The squid from Long Island was described to me by a fellow farmers market shopper as ‘The most underrated thing at any farmers market.’  It’s cheap, extremely easy to prepare, delicious, sustainable, and available much of the year. This time of year, there are plenty of tomatoes as well. And some of you I know are still trying to get rid of herbs from your garden and this is a good way to do it.

I do this with only the tiniest bit of breading and a very hot pan. It certainly has the bite of good calamari, but it’s missing the heaviness of the fried version and the raw tomatoes make the whole thing an ideal warm-weather main course. In fact, I think that after making the dish, you’ll agree that sides of marinara are for late nights and bad movies, but not usually for fresh and seasonal cooking.

Sautéed Calamari w/ Grape Tomatoes and Summer Herbs

Farmers Market Bill $12/4 servings= $3/serving

Heat 2 tablepoons of olive oil in a cast iron skillet over high heat

Blot dry 1.5 pounds of squid and slice into small rings

Season a half cup of bread crumbs with salt and pepper

Add a teaspoon of white flour

Dredge squid very lightly in breadcrumb flour mixture and place in pan

(If your pan is crowded, do this in smaller batches or the squid may not brown)

Sauté for 2 minutes, stirring occasionally

Slice a pint of grape or cherry tomatoes in half

Chop a large handful of basil, tarragon, parsley, or whatever else is fresh

Toss squid with tomatoes and herbs

Squeeze the juice of half a lemon and drizzle with olive oil

Add salt and pepper to taste

For those who do not keep Kosher: Steamers in Ham Broth

Steamers in Ham Broth

Well hello Kosher readers! While I love the insightful comments you’ve been sending in about my Jewish dishes, I’m not sure this recipe is for you and perhaps you should come back next week for a recipe you might like better.

Pork and shellfish can range from good (bacon wrapped scallops at an office party) to great (Portuguese Clam Stew with Tomato and linguiça) to exquisite (Spanish Paella with Clams and Chorizo). But whatever the specifics of the dish, there is something exciting about the brininess of shellfish with some rich pork mixed in.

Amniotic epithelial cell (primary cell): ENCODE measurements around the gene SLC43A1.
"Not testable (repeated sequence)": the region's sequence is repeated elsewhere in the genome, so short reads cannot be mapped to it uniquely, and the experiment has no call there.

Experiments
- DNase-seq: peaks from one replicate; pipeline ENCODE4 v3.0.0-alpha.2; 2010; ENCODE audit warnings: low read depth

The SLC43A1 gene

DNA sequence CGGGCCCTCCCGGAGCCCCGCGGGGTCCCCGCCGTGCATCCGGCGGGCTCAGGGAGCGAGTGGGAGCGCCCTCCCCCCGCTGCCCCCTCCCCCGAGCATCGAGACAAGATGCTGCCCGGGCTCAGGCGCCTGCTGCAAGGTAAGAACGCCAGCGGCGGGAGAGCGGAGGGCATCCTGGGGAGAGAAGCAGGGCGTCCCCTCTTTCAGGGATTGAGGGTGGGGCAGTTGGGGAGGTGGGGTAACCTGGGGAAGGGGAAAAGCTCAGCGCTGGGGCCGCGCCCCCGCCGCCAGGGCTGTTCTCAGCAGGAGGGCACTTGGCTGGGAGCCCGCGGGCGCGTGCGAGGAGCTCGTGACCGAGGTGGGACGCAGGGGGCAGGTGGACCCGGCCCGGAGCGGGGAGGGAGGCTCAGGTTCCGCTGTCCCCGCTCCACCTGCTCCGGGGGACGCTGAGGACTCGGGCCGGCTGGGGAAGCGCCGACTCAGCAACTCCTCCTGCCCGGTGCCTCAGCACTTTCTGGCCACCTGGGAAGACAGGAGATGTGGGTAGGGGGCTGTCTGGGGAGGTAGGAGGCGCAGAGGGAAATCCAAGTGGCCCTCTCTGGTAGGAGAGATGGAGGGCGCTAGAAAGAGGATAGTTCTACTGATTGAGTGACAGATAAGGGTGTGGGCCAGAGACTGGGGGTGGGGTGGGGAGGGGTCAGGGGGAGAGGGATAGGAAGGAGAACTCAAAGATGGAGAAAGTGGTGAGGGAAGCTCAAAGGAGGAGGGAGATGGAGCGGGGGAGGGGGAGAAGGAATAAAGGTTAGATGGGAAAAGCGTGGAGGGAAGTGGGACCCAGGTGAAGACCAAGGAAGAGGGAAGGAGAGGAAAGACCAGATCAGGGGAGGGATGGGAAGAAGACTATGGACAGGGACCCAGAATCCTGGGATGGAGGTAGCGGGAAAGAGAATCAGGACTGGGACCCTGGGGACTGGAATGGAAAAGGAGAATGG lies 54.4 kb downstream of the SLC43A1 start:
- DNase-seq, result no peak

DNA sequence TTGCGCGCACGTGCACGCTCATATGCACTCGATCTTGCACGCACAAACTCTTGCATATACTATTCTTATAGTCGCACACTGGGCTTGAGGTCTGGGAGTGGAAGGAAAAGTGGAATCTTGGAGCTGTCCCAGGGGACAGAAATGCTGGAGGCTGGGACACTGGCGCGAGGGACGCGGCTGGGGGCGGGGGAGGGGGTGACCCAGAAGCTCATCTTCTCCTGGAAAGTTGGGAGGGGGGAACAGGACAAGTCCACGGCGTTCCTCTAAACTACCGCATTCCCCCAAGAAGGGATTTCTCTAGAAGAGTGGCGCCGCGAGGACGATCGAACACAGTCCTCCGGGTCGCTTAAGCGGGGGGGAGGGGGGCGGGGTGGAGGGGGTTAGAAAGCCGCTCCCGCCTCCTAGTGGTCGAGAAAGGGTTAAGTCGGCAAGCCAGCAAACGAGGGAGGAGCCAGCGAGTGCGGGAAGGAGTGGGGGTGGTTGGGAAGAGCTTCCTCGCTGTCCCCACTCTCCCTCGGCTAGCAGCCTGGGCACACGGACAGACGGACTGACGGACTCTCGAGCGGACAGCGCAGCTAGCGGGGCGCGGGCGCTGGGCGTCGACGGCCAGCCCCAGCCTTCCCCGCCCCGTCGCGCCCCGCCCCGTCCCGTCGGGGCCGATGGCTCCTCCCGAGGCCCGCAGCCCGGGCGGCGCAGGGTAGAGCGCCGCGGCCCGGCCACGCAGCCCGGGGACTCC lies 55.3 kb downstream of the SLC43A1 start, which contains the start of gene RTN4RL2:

I don’t keep Kosher although my grandmother taught Kosher cooking at one point and many of my friends keep Kosher now. Growing up, we never ate Christmas or Easter hams even though I always knew they were tasty. Now I have no problem serving pork in my home, provided it comes from a local, small operation with extraordinarily high animal welfare standards. I think Tamarack Hollow fits the bill and they make a ham that is simply life changing for most of my guests who have tried it. But for some reason, I don’t serve ham all that often and when I do, I rarely save the bones. But the bones themselves are so full of flavor and nutrients that it would be wrong for a true Home Cook Locavore to pitch something that could so easily be used to make another meal. But what really inspired this dish, were the glistening steamer clams from Pura Vida out of Long Island. These clams rivaled those from Northern New England and begged to steamed and eaten. So 2 dozen steamers were on their way home and a ham bone sat in a bowl in the fridge along with some old carrots and an onion or two. While not the usual method of bringing shellfish and pork together, why not make a ham broth and then steam the clams in it making an even brinier and more delicious broth to serve with the clams? A squeeze of lime and a sprig of cilantro brightens up the dish and gives it an almost palate cleansing quality after each bite.

I noticed some great looking Kosher short ribs at the market this week and I’m looking forward to trying some new recipes. For now though, it’s time for pork, shellfish, and some very nice weather.

Steamers w/ Ham Broth (Farmers Market Bill $16/2 Large Servings = $8/serving)

For the ham broth:

Place a bone from a large ham in a stock pot

Add 2 carrots, 2 onions and whatever other veggies you have around along with 2 bay leaves

Cover bone and vegetables with water

Simmer for 2-3 hours, skimming every hour or so

Strain and taste stock adding pepper and possibly some salt (the ham bone adds some salt already and the steamers will be briny as well so go easy!)

 

For Steamers

Add 2 cups of ham stock to large skillet and bring to boil over high heat

Scrub 2 dozen local steamers and place in pan with ham stock

Cover and steam for 5 minutes or so or until all steamers have opened

Spoon a dozen clams into each of 2 serving bowls and pour remaining broth over steamers

Drizzle the juice of half a lime into bowls and garnish with a couple sprigs of farmers market cilantro

Enjoy

 

 

 

 

 

 

 

 

 

 

 

 

Pasta with Escarole and Dark Meat Chicken–It’s ok to be bitter

A little bitterness is ok. It’s not so good in relationships, after elections, or in the workplace, but it’s fine in a good Manhattan or tossed with pasta and some leftover chicken. In fact, pastured dark meat chicken is so meaty that a good bitter green really balances the dish. There might be another version of this dish to be made with white meat chicken and a more neutral green like spinach but for me, it’s better go for the fuller flavors. Escarole is available now at many farmers markets but if you have trouble finding it, you could easily substitute mustard greens, ramps, or even arugula. Talk to your farmer. It’s a fun way to do your shopping.